Ashes of a model railway enthusiast were placed inside a model coal car as a unique way of honoring a man who dedicated his life to miniature railroads.
Peter Hurst, of Leeds, England, spent 40 years building a miniature train village in the attic of his home, which became his final resting place after he died in January. He was 88 years old.
"I thought it was a nice way of honoring him," his 57-year-old son, Simon, told SWNS. "We’ve been taking people up to see it."
He joked that the station the train is housed inside, which was built by Hurst over the course of his lifetime, was aptly named “Ashurst.”
“The station, Ashurst, is a made-up name, but it is quite fitting actually,” Simon said.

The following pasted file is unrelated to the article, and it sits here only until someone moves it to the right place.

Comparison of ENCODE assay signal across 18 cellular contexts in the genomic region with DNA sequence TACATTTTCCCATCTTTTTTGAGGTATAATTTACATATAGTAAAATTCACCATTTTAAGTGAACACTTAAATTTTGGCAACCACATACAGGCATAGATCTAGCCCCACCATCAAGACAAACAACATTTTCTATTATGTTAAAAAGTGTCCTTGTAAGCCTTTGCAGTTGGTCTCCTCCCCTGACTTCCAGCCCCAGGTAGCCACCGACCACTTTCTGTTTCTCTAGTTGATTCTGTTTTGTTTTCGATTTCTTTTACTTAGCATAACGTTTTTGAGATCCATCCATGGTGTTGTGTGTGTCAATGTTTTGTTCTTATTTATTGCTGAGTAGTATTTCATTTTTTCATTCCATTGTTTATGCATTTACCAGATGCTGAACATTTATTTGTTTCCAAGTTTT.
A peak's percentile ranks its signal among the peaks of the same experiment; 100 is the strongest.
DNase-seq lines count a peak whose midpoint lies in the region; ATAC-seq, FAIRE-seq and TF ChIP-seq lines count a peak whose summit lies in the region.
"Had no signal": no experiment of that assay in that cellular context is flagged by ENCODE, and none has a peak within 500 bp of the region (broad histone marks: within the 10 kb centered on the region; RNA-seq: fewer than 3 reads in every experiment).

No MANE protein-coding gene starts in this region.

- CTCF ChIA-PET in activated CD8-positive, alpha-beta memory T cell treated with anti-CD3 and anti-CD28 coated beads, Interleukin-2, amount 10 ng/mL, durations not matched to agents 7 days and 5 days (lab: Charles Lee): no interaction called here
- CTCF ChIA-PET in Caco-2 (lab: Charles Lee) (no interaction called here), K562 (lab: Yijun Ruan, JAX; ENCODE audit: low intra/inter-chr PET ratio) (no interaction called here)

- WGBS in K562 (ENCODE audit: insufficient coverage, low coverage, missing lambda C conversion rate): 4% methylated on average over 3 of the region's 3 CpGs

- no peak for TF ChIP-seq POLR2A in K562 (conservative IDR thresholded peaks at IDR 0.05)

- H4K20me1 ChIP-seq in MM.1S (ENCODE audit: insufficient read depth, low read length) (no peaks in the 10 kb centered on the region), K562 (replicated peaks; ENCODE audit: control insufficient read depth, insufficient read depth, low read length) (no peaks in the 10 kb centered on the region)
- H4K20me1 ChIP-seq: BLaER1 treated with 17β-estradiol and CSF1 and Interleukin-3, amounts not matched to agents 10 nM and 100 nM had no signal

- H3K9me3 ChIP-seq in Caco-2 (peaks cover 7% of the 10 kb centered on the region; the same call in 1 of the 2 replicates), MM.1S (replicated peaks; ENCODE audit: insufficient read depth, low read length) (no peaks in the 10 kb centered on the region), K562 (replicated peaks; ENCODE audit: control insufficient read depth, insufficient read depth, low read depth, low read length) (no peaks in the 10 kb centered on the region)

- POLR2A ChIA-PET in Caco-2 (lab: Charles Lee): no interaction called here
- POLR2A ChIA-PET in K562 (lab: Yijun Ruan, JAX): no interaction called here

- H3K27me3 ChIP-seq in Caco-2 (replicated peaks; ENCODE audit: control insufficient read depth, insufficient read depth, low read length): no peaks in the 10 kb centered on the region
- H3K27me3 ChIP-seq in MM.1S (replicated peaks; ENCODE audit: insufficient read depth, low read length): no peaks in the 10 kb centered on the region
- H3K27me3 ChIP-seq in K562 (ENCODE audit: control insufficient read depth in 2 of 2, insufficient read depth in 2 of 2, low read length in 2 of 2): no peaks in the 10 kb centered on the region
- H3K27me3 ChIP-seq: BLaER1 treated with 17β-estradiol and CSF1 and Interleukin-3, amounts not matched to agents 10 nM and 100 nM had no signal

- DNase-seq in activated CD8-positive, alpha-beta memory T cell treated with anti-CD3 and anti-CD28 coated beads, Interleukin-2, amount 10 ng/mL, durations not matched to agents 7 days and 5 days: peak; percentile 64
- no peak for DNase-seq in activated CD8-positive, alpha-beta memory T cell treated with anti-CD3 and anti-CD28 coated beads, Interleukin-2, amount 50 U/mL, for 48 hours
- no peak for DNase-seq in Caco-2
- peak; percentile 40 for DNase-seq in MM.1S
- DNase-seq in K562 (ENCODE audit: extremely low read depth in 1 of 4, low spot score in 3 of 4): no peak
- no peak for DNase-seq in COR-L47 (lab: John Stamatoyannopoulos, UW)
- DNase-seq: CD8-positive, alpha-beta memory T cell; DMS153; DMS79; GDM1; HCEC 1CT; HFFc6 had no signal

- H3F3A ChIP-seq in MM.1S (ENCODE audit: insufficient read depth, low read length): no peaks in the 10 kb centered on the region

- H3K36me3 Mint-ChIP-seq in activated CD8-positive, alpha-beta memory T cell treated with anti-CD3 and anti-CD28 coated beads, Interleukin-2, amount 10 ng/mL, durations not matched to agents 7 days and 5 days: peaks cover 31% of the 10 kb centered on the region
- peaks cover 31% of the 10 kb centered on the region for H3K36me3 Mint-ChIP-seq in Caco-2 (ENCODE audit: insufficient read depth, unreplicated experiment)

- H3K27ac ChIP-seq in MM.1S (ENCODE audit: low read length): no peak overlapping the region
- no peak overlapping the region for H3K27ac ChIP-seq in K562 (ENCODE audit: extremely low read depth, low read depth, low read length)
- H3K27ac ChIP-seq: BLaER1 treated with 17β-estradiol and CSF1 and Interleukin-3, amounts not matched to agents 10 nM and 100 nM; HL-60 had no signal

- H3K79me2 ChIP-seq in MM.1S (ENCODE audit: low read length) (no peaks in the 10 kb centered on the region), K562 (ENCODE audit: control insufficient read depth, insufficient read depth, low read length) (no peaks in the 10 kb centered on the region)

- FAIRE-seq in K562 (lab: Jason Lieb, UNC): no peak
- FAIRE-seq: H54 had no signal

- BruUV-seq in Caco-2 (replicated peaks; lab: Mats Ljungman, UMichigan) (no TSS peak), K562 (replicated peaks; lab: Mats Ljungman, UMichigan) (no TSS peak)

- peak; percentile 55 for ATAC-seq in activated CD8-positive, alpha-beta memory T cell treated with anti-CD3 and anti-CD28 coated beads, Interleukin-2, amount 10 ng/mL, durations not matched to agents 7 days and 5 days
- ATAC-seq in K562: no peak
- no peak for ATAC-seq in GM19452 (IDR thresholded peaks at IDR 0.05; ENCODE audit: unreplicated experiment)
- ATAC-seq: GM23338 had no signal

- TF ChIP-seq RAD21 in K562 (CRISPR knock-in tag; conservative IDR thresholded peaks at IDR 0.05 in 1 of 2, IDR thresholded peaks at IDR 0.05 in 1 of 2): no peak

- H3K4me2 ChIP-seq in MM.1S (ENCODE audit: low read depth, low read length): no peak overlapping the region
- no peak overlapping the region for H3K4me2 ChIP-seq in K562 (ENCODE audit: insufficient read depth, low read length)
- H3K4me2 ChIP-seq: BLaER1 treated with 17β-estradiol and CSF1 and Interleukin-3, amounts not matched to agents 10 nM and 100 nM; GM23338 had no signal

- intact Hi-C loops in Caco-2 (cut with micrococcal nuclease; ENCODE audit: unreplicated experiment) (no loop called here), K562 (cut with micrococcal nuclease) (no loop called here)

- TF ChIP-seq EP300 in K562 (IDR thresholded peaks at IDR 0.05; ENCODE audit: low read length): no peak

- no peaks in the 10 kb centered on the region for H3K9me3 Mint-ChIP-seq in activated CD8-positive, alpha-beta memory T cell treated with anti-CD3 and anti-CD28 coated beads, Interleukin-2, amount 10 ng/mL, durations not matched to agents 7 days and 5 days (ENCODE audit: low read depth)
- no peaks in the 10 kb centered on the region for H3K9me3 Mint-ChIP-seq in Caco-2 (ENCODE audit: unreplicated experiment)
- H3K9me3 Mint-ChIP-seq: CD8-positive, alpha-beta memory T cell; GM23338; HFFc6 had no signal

The entire model train village, worth more than $700 and measuring nearly 28-feet-long by 18-feet-wide, is inhabited by 60 tiny figurines that can visit two schools, three churches and four pubs.
There was also a papier-mache hillside for 50 livestock to graze on, and a bridge for the trains.
"As children, we respected it," Simon said. "Dad let us play with it, but we didn’t mess around with it."
Hurst began building the prototype of the railway, inspired by England’s Great Western Railway, after getting married in 1956.
When they moved to their new house in 1972, he moved the supplies over and continued developing the village.
In his later years, he enjoyed showing his grandchildren the set. Simon’s son, Harvey, who is now 28, grew up fascinated with the village.
"I think any children were blown away by it when they visited," Simon said.